Alcohol, guns and the law
A sober look at the facts by David Frost
We’re asked whether we abuse alcohol when we apply for a shotgun certificate or firearms licence. I was reading this and I started thinking about drinking alcohol and guns. All responsible shooters should protect the reputation of their sport and think carefully about the mix of alcohol, guns and the law.
Alcohol, guns and the law – the guidelines
But what is the advice? What is abusing alcohol in terms of numbers? Is it 10 drinks a week or 40?
The definition of alcohol abuse is “habitual excessive use of alcohol”. But what does that actually mean? You could be rightly be considered an alcohol abuser if you go out most days a week and get drunk.
But what if you stick to a glass a day? Or maybe two. If you are out in the field what is an acceptable level of drinking? (Read Giles Catchpole on why a shoot lunch should always be light.)
Official Government guidelines
These are 14 units per week for both men and women. The medical advice is given because of concerns about health risks such as cancer and heart disease, not in the context of social behaviour or gun safety. (Read more on the shooting safety rules.)
The drink-drive limit in England and Wales —it is lower in Scotland and on the Continent — is 80 milligrams for every 100 millilitres of blood. Between 7-8 per cent of your bodyweight is blood and the average man has about a third more blood than the average woman. It follows that the larger you are the more you can drink before going over the limit. If you spread your 14 units evenly over six or seven days, you would be unlikely to go over the limit as men can typically consume up to four units and women up to three while remaining in the safe zone. These figures are for guidance only as individuals vary widely in weight, height and build.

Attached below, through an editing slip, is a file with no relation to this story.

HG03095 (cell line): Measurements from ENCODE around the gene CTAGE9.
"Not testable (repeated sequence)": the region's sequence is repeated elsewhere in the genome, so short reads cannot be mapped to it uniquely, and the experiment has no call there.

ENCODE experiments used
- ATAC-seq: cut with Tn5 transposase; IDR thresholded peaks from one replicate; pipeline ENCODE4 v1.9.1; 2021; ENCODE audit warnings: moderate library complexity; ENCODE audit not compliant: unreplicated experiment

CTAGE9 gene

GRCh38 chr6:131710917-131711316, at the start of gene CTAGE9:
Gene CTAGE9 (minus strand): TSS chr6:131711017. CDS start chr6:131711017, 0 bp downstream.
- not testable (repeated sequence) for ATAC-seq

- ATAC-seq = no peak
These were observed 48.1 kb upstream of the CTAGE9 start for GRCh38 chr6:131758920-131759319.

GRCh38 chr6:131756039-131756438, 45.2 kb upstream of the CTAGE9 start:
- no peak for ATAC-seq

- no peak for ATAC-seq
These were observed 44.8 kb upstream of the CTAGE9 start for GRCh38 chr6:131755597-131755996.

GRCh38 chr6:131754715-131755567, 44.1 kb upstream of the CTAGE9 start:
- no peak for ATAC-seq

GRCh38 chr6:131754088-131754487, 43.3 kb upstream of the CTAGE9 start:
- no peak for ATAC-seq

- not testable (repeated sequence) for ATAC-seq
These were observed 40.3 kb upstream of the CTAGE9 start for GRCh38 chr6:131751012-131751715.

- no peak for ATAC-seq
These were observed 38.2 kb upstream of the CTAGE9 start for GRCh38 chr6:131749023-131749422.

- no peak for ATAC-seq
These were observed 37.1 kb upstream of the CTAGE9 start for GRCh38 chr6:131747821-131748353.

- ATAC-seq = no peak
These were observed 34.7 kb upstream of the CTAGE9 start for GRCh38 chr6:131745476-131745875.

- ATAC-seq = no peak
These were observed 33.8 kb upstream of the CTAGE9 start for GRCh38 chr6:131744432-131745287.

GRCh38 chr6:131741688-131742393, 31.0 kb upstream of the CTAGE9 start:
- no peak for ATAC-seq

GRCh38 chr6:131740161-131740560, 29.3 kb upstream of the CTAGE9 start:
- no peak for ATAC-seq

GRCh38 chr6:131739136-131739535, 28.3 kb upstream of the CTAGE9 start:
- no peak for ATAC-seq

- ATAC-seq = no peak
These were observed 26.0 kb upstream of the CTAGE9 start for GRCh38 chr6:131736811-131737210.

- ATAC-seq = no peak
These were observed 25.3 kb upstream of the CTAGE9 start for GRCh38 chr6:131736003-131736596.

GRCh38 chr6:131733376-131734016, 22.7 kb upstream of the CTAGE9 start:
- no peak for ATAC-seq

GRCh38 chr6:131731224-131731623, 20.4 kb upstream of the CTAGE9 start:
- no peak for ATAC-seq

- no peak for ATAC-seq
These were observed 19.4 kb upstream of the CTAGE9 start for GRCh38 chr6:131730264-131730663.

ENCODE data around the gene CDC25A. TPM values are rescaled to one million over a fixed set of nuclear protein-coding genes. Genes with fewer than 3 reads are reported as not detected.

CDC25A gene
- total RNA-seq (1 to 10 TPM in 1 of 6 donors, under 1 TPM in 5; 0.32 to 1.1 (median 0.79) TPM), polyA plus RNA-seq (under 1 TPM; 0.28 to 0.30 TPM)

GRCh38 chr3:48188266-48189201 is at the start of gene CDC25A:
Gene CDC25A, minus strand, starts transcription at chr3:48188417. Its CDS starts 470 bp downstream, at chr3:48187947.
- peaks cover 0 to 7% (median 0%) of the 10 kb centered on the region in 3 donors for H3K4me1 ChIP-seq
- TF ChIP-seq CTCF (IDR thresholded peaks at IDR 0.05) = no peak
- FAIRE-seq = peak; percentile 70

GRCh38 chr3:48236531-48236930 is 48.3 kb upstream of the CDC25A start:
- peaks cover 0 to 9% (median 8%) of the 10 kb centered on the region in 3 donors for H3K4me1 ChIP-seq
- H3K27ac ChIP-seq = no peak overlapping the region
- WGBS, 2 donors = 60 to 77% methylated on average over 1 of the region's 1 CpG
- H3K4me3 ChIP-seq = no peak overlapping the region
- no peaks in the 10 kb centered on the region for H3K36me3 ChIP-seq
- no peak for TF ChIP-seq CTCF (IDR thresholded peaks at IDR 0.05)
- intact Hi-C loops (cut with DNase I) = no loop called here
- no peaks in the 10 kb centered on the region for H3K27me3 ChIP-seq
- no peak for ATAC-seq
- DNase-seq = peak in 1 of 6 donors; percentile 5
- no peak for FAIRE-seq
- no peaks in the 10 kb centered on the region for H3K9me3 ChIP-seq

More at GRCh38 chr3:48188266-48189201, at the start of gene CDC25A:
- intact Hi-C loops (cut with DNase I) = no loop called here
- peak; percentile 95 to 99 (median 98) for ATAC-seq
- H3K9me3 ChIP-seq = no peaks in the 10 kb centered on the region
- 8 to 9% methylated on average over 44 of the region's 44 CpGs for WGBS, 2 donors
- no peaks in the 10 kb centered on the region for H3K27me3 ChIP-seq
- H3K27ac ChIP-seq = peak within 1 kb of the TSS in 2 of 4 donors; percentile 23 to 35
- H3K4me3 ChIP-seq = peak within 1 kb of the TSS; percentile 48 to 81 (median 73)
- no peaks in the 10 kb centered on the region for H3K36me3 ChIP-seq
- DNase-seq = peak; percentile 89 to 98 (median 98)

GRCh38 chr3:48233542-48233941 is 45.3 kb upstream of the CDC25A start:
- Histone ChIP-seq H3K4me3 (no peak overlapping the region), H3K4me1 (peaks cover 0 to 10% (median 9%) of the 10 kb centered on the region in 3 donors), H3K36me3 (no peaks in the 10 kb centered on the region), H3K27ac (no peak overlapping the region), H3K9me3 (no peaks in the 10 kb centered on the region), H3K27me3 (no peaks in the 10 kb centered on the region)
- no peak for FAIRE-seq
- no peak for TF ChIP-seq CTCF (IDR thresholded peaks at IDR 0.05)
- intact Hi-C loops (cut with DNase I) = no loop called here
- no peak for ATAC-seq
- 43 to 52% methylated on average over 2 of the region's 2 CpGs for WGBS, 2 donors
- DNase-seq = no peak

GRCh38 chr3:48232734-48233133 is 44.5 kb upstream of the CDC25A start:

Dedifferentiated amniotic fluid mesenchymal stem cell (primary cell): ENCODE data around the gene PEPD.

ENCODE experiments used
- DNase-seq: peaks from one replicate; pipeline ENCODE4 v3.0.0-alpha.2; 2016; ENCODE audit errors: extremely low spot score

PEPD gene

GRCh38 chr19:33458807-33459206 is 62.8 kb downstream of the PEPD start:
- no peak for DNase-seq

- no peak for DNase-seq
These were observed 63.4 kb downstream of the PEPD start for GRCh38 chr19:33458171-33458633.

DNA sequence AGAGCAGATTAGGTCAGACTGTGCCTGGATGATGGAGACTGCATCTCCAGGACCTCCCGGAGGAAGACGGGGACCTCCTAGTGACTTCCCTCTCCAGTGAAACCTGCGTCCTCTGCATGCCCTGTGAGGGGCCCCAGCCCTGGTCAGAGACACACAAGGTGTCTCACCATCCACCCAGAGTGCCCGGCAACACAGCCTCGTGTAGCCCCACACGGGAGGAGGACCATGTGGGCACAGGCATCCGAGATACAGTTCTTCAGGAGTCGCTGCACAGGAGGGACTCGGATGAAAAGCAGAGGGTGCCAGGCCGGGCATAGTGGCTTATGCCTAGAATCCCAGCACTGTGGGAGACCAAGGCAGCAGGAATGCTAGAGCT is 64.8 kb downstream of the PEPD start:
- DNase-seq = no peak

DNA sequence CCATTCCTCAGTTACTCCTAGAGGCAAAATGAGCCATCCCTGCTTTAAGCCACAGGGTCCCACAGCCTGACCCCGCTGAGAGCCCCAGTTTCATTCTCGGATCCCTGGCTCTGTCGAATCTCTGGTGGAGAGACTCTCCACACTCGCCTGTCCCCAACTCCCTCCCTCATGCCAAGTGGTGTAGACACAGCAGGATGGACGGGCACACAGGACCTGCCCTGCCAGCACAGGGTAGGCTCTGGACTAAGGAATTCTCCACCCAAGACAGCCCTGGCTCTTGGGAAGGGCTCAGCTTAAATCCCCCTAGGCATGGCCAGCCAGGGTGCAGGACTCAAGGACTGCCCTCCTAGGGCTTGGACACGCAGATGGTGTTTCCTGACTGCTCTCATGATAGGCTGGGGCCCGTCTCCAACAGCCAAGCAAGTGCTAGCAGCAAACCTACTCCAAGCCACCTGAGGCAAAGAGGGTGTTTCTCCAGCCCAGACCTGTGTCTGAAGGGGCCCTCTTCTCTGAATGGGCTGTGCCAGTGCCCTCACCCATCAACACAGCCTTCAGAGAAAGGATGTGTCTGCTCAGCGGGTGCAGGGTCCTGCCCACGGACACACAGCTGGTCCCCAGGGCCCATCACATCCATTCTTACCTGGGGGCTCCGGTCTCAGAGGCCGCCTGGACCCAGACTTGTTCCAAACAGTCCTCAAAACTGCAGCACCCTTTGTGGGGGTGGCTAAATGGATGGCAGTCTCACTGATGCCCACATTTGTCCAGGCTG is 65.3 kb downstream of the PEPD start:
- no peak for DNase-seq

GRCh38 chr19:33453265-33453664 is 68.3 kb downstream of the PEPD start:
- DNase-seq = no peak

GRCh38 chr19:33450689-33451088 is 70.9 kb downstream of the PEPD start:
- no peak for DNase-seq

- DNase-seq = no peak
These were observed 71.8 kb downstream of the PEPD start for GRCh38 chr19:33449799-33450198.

Can you get a shotgun licence with a drink driving conviction?
If you have a conviction for drink-driving, the police will take that into account when assessing suitability to hold a shotgun certificate. A conviction may be seen as demonstrating impaired judgement or loss of self-control. One conviction on an otherwise unblemished record may not matter but get two or three and your judgement will certainly be questioned. (Read more on how to avoid having your shotgun certificate taken away.)
Drunk in possession of a firearm
The Licensing Act 1872 makes it an offence to be drunk in charge of a loaded gun. The Firearms Act 1968 makes it an offence to transfer a firearm or ammunition to anyone believed to be drunk. So what does a loader do if he thinks his Gun has overindulged? The loader could potentially be charged under the Firearms Act but be stone cold sober himself.
If the loader is right and he hands a gun over at the start of the first afternoon drive both parties commit an offence. If you use a loader don’t embarrass him by overindulging. (Read more on why loaders are the hidden experts of gameshooting.)
Drunkeness is not clearly defined, it is really a matter of perception and case law is of limited help. Essentially, if your faculties are impaired you may be deemed to be drunk. If your eyes are glazed, your speech slurred and you are unsteady on your feet, you are certainly in no fit state to be shooting. You are in no fit state to drive home either.
Can I lose my firearms licence because I drink over the recommended weekly limit?
Q: I have applied for the renewal of my licences and have been told by my firearms enquiry officer (FEO) that because I drink more than the Government weekly limit, he will refuse to renew the licences because I am intemperate. I go to the local pub three days a week and I either walk home or my wife gives me a lift. I have never been in trouble with the police. Can I lose my firearms licence because of this?
A: FEOs are not decision-makers in the licensing process; they do not have the Chief Officer’s delegated authority. This may be vested in the firearms licensing manager, a senior police officer or some other decision-maker. FEOs are there to make enquiries and recommendations.
The Chief Medical Officer’s (CMO) Low-Risk Drinking Guidelines are just that; they are guidelines rather than tramlines and have no force in law. Simply because you choose to ignore the CMO’s advice does not automatically mean that you have an alcohol problem. The FEO is not entitled to assume that you have one either.
This article on alcohol, guns and the law was originally published in 2014 and has been updated.